Antigen

Antigens particularly activate the lymphocytes (the white blood cells in our body that combats infections). Generally speaking, there are two main divisions of antigens - autoantigens (also called self-antigens) and foreign antigens (also known as heteroantigens). Autoantigens have their origin within the body. Usually, our body can differentiate between self and substances that do not belong to self (non-self). However, people suffering from autoimmune problems the bodily substances themselves stimulate immune response which results in production of autoantigens. On the other hand, heteroantigens are alien substances having their origin outside the body. For instance, heteroantigens include substances produced by micro organisms like bacteria and protozoa, viruses and even substances present in snake venom, specific proteins found in foods as well as red blood cells and serum received from other individuals. Precisely speaking, an antigen is a substance that stimulates immune response. In other words, it is a substance that triggers the lymphocytes to produce antibody that directly attacks the antigen. Antigen is also called an immunogen.

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Our body is capable of producing antibodies that combat antigens or any harmful substance that enter our body or originates within the body. These antibodies work to eliminate the antigens, thereby protecting us from various ailments.

When our body comes in contact with an antigen, it immediately identifies it as an alien substance and initiates steps to combat and eliminate it. Usually our body accomplishes this task by producing antibodies, whose main job is to protect the body from invading pathogens or harmful substances that are responsible for various ailments. One can undertake several medical examinations to test these substances and ascertain whether he or she has been exposed to any harmful substance or disease-bearing pathogen.

The word "antigen" has been derived from the perception that several alien substances are capable of triggering antibody production in our immune system. These antibodies can be very helpful, for instance when the body learns to combat viruses that may cause measles or that they may be detrimental for our health by taking a cue from the allergies caused by them. It is possible to identify such exceptional traits of these antibodies by means of medical examinations. These medical tests can be helpful to find out why a particular patient is showing specific set of symptoms.

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In fact, nearly all animals possess a system which is known as the adaptive immune system. This can be described as a group of cells inside our immune system that perform specific functions, which actually help our immune system to identify as well as cope with probable threats to the host. A section of these cells become skilled at identifying substances that do not belong to the host organism. In other words, these specific cells can distinguish between the bodily substances and alien substances that may prove to be harmful for the organism. Once the antigen has been recognized, the cells in the adaptive immune system alert the other cells of the body of the problem and, subsequently, the body initiates necessary actions to combat and eliminate the alien substances.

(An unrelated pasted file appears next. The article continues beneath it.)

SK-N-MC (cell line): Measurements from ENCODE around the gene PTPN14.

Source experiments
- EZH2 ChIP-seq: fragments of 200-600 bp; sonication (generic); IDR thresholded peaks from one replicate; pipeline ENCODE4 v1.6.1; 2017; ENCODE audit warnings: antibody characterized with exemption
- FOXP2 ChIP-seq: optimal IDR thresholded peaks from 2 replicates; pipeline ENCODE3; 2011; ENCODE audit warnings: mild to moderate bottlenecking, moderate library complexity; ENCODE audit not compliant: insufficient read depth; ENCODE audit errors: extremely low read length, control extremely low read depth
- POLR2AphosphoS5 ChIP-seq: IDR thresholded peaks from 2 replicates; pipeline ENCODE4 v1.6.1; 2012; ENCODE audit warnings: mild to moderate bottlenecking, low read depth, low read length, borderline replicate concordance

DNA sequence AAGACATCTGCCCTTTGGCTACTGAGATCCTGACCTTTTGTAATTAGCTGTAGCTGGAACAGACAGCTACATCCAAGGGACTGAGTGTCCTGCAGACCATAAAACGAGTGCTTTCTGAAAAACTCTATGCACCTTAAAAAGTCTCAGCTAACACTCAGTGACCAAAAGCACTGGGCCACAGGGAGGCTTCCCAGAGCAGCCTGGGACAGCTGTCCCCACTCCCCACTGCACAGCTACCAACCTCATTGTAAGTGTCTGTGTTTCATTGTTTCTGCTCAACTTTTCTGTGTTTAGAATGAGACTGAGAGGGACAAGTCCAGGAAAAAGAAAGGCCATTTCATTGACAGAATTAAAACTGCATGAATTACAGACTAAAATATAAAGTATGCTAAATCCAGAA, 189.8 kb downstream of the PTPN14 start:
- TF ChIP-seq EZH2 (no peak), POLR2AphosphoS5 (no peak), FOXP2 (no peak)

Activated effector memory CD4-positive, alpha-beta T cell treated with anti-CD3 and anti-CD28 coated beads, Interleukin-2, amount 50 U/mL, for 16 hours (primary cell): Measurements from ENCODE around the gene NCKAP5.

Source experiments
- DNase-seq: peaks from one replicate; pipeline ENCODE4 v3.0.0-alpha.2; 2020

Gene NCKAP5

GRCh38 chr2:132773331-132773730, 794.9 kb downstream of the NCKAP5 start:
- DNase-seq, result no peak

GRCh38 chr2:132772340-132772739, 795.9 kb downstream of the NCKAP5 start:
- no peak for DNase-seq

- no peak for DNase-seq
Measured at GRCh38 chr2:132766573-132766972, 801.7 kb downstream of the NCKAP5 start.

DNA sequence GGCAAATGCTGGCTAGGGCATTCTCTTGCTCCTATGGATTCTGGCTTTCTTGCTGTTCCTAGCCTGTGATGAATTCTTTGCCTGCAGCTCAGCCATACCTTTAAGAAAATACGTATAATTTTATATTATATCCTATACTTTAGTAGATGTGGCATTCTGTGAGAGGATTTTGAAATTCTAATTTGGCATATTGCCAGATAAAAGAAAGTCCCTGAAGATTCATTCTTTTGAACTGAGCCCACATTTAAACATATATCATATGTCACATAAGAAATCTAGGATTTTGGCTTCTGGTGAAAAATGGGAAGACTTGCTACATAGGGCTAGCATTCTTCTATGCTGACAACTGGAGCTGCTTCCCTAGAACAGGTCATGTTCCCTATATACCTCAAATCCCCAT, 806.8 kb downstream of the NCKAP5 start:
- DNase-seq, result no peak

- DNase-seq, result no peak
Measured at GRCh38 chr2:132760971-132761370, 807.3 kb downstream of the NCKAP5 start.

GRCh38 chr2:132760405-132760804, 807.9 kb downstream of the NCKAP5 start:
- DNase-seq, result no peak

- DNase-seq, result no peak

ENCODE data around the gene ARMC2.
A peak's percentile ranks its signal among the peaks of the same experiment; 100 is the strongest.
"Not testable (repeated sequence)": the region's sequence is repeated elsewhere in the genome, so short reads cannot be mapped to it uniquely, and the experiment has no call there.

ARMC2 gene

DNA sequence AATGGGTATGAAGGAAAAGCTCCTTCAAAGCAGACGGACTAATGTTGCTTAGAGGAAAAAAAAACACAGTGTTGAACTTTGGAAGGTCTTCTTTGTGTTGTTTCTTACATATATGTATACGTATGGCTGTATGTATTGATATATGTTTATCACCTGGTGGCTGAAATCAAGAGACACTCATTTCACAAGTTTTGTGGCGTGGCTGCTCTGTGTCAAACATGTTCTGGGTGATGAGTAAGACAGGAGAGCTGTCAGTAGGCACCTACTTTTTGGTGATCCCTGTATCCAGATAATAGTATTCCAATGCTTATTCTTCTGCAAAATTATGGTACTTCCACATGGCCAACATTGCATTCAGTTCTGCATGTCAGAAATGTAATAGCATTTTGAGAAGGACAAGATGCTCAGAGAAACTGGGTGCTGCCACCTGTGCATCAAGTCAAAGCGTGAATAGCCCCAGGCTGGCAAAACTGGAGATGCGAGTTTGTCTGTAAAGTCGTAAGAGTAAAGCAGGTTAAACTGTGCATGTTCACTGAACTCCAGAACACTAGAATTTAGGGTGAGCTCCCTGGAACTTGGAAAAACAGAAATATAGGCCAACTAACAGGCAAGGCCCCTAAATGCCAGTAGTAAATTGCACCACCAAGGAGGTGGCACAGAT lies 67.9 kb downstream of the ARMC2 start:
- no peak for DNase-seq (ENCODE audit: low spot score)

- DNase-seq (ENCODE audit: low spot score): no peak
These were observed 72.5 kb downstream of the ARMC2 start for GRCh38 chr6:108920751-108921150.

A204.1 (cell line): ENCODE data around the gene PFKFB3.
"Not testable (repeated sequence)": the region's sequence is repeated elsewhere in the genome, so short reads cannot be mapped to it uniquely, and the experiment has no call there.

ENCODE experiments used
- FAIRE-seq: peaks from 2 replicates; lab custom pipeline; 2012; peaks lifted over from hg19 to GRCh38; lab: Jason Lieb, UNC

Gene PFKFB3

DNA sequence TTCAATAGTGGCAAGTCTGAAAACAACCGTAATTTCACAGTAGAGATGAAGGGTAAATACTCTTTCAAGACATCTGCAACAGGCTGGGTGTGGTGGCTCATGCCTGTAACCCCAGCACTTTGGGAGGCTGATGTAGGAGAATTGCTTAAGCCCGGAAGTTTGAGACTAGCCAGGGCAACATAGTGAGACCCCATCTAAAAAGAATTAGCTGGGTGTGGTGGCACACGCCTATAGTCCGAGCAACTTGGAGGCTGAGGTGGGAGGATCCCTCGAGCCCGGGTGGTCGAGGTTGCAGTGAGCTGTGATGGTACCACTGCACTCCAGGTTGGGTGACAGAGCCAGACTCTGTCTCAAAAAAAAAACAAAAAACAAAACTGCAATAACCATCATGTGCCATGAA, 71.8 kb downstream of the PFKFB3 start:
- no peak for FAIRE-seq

Antigens may come from several things. For instance, humans can ingest or inhale viruses or bacteria from other organisms. Moreover, antigens may also have their origin in a toxin. In fact, a toxin is a substance which is identified by the body as an alien material and probably dangerous substance. Even transplanted tissues and organs can produce a response that leads to the generation of antibodies. This is because the body does not identify the tissues or organs as a part of the host organism. Owing to this, many people who undertake organ transplantation usually take immunosuppressive drugs that are meant to restrict the response of the immune system so that the body does not reject the transplanted organ.

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At times, our body also develops an immune response to an antigen even when something is not detrimental for our health. In such cases, it is better to call the response as an allergy. This happens when our body comes in contact with a small amount of antigen, for instance wheat, peanut butter or even a bee sting. In such cases, the helper cells in our immune system mark the substance responsible for the allergy and activate the body to generate cells that neutralize the alien substance whenever it may appear in our body in future. So when an unsuspecting person consumes peanuts, eat a slice of toast or even when he/ she is stung by a bee, the body initiates an antibody response that may result in severe uneasiness and sometimes even cause death.

Human antigens

There are various antigens and antigens that are most common in humans include blood factors, which help to determine the blood type of an individual. In addition, human antigens include those that aid the antibodies to slash and eliminate alien proteins that may be detrimental to our health. These are antigens that assist the body to identify the cells that belong to an individual's own system as well as the alien cells or proteins which must be eliminated from the body.

Human antigens are known as A and B. The presence or even absence of these antigens determines the type of blood one has. The blood cells in humans may contain one or both of these human antigens. Individuals having human antigen A has A type blood, while those with antigen B usually have B type blood. The blood type of people who have both the human antigens is AB. On the other hand, people who do not have either of these human antigens in their red blood cells (erythrocytes) have the blood type O. In addition, another human antigen in the blood determines whether an individual's blood type is positive or negative.